Anthony G. Doufas, M.D., Ph.D.

Publication Details

  • Automated responsiveness test (ART) predicts loss of consciousness and adverse physiologic responses during propofol conscious sedation ANESTHESIOLOGY Doufas, A. G., Bakhshandeh, M., Bjorksten, A. R., Greif, R., Sessler, D. I. 2001; 94 (4): 585-592

    Abstract:

    The authors evaluated a device designed to provide conscious sedation with propofol (propofol-air), or propofol combined with 50% nitrous oxide (N2O; propofol-N2O). An element of this device is the automated responsiveness test (ART), a method for confirming that patients remain conscious. The authors tested the hypotheses that the ART predicts loss of consciousness and that failure to respond to the ART precedes sedation-induced respiratory or hemodynamic toxicity.The protocol consisted of sequential 15-min cycles in 20 volunteers. After a 15-min control period, propofol was infused to an initial target effect-site concentration of 0.0 microg/ml with N2O or 1.5 microg/ml with air. Subsequently, the propofol target effect-site concentration was increased by a designated increment (0.25 and 0.5 microg/ml) and the process repeated. This sequence was continued until loss of consciousness, as defined by an Observer's Assessment of Alertness/Sedation (OAA/S) score of 10/20 or less, or until an adverse physiologic event was detected.The OAA/S score at which only 50% of the volunteers were able to respond to the ART (P50) during propofol-N2O was 11.1 of 20 (95% confidence interval [CI]: 10.6-11.8); the analogous P50 was 11.8 of 20 (95% CI: 11.4-12.3) with propofol-air. Failure to respond to the ART occurred at a plasma propofol concentration of 0.7 +/- 0.6 microg/ml with propofol-N2O and 1.6 +/- 0.6 microg/ml with propofol-air, whereas loss of consciousness occurred at 1.2 +/- 0.8 microg/ml and 1.9 +/- 0.7 microg/ml, respectively. There were no false-normal ART responses.The ART can guide individual titration of propofol because failure to respond to responsiveness testing precedes loss of consciousness and is not susceptible to false-normal responses. The use of N2O with propofol for conscious sedation decreases the predictive accuracy of the ART.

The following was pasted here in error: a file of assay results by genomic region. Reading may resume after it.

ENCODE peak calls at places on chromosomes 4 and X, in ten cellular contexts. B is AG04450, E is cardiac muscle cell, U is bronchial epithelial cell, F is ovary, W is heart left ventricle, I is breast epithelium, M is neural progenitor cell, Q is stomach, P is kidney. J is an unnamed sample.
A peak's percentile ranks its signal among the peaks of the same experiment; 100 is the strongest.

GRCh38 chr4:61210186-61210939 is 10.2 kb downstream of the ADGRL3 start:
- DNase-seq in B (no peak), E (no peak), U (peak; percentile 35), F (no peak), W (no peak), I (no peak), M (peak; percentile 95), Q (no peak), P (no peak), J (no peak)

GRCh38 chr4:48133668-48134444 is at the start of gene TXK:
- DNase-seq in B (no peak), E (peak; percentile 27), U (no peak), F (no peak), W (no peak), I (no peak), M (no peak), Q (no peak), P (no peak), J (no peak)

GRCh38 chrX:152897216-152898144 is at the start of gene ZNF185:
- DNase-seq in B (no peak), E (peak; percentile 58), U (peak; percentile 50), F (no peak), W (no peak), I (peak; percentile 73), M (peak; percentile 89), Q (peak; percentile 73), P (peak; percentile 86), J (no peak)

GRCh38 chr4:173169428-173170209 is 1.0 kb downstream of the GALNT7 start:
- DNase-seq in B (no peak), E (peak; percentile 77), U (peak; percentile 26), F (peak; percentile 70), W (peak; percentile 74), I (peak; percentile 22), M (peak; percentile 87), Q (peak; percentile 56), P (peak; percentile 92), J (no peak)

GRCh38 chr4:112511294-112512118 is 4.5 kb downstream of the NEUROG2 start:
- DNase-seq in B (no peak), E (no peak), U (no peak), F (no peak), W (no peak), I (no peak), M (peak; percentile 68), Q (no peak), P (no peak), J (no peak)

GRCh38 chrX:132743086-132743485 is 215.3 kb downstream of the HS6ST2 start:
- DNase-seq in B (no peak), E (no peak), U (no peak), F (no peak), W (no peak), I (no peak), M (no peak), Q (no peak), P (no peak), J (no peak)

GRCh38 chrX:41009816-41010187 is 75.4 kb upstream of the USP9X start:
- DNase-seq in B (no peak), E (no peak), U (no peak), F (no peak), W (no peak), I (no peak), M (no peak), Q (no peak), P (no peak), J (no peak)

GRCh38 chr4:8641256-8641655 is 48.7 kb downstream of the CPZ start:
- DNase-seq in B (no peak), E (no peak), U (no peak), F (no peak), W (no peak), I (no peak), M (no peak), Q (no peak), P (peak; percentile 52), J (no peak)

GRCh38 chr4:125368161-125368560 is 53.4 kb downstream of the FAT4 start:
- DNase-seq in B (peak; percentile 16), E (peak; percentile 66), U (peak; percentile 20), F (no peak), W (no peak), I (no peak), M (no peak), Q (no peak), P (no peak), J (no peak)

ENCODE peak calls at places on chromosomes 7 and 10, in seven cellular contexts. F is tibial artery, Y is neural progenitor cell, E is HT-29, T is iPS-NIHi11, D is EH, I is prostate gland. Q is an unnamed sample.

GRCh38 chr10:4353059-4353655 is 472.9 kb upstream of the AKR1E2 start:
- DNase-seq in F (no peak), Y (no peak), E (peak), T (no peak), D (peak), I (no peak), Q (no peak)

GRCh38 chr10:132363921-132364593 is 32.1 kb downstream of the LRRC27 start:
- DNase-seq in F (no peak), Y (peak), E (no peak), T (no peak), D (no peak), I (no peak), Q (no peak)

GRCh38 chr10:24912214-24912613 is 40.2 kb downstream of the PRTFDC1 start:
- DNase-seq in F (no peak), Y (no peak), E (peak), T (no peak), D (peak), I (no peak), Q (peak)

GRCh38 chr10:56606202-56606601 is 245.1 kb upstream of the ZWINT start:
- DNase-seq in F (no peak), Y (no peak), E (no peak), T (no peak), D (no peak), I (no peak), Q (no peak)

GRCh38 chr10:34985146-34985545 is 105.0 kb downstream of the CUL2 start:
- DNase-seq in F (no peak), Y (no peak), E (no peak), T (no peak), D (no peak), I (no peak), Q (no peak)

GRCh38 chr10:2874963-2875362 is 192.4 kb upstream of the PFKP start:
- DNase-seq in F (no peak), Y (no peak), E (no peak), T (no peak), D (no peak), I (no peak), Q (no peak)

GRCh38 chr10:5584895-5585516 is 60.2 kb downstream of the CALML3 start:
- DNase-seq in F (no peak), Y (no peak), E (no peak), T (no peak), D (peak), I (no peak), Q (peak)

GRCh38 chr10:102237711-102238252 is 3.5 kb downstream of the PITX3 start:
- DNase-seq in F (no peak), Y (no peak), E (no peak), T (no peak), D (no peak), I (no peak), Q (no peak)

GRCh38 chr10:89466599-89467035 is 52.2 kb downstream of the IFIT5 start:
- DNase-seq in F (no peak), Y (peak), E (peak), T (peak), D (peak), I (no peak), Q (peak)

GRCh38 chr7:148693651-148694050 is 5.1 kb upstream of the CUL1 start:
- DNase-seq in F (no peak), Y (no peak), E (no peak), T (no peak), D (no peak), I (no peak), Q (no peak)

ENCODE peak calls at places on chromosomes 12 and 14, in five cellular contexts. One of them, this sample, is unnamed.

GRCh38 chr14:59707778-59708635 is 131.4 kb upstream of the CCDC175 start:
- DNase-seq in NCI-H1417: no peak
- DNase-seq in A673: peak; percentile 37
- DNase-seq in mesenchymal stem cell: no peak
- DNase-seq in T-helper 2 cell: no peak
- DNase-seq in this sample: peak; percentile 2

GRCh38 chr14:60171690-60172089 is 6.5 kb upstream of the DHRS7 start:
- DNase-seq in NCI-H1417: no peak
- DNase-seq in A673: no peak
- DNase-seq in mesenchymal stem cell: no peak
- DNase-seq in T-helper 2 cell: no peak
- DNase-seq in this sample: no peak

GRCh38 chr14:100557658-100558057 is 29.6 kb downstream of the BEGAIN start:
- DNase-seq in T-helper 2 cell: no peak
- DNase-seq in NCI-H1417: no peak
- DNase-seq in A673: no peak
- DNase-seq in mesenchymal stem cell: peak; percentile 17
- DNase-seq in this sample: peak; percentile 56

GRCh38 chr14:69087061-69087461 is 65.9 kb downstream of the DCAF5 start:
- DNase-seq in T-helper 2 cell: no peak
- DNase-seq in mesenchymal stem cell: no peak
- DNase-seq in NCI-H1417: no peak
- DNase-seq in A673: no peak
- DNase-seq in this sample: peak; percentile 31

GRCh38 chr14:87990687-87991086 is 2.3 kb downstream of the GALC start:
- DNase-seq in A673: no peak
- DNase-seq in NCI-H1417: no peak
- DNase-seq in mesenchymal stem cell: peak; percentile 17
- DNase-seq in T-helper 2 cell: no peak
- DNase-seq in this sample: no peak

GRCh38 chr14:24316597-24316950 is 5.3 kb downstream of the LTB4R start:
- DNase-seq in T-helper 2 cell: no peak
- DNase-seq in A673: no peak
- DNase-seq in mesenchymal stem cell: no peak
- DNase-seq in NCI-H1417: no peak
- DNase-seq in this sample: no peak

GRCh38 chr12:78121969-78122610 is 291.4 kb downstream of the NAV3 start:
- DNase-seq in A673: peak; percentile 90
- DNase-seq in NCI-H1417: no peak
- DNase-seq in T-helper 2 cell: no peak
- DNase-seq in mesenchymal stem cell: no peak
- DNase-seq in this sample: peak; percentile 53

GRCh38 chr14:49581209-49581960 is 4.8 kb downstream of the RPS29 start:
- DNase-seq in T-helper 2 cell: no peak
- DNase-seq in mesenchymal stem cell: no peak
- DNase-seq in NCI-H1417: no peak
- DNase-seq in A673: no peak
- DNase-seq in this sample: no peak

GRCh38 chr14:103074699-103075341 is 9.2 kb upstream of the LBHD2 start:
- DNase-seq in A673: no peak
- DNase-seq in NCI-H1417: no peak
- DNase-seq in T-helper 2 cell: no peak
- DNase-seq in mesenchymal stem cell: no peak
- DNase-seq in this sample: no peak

View details for Web of Science ID 000167811100007

    View details for PubMedID 11379677

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